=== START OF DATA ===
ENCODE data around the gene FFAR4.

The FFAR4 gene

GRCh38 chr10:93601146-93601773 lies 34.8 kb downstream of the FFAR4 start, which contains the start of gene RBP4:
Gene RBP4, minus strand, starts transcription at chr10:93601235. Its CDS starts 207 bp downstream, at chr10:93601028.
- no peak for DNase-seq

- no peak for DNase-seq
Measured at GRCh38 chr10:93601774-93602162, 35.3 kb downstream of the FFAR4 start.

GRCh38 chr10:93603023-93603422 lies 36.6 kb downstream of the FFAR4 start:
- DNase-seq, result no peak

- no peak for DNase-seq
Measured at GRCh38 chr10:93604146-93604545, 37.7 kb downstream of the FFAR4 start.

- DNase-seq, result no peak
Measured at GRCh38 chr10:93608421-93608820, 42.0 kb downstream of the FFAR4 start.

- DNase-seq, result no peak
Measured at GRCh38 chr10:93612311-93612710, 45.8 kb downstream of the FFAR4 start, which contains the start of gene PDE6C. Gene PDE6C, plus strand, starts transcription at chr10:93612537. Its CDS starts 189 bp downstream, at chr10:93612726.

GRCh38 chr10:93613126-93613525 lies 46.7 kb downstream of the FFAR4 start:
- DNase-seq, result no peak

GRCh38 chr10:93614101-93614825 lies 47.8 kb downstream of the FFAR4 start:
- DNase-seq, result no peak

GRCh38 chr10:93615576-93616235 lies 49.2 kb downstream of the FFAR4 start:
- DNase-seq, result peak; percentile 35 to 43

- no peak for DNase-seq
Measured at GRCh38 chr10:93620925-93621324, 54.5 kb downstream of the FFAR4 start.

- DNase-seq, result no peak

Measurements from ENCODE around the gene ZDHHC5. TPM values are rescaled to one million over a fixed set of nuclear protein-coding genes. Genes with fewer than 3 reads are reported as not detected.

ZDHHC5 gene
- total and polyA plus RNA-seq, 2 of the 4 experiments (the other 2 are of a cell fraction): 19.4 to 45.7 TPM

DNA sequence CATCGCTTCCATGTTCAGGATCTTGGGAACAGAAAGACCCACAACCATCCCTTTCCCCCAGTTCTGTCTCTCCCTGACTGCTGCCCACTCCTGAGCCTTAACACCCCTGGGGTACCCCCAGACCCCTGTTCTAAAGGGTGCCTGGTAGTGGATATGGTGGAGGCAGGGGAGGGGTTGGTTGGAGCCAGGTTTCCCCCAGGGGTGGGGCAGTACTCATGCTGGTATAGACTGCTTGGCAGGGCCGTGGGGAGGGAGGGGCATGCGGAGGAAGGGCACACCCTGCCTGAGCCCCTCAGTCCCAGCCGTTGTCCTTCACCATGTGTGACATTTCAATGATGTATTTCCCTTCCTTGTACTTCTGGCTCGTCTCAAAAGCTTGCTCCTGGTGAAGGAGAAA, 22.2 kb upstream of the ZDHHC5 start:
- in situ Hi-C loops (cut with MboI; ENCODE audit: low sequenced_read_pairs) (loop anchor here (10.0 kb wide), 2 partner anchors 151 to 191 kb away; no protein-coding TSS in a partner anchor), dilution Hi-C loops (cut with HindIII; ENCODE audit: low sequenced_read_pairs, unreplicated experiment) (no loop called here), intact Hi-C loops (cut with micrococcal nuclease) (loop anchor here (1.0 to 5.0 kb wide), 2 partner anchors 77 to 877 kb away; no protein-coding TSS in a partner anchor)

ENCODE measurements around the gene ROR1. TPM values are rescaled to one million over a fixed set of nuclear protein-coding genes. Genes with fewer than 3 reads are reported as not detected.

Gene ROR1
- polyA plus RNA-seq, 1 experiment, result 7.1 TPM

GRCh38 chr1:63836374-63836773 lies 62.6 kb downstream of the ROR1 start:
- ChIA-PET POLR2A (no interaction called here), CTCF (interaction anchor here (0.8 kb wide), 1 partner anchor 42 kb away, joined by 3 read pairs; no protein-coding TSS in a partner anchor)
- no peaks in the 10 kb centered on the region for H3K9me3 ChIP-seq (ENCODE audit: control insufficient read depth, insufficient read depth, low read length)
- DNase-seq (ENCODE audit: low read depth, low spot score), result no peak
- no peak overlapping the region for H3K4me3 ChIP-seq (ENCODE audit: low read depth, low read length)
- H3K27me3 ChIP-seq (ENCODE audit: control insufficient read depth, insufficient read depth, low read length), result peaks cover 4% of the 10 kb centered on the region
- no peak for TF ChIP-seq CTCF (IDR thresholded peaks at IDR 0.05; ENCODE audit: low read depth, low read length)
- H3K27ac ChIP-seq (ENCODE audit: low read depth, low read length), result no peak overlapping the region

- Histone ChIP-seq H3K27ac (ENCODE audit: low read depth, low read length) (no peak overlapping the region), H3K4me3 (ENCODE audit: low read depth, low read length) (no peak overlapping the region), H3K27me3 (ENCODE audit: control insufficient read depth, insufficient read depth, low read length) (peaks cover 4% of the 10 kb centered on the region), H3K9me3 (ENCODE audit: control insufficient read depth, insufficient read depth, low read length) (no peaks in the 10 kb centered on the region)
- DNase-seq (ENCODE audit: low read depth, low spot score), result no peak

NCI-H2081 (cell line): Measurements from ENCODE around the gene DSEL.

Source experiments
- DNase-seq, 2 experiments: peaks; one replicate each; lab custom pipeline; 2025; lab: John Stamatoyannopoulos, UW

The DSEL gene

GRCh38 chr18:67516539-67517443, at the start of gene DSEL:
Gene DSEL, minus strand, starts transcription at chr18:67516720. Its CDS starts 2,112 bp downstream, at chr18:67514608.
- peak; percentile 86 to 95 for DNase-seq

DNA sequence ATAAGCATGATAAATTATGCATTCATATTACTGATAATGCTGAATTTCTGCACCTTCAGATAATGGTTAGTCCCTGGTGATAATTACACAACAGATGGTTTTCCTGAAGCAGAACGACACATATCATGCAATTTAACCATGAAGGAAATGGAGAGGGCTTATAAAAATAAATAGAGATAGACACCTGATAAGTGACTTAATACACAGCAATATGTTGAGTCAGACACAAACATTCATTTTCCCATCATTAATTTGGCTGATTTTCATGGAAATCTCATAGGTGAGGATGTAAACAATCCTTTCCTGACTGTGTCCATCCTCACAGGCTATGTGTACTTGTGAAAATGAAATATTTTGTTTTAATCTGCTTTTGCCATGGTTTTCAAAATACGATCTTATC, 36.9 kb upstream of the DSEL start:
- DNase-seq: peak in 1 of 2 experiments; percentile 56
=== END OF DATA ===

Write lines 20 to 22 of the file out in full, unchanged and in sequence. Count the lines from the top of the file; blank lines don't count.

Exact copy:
GRCh38 chr10:93615576-93616235 lies 49.2 kb downstream of the FFAR4 start:
- DNase-seq, result peak; percentile 35 to 43

- no peak for DNase-seq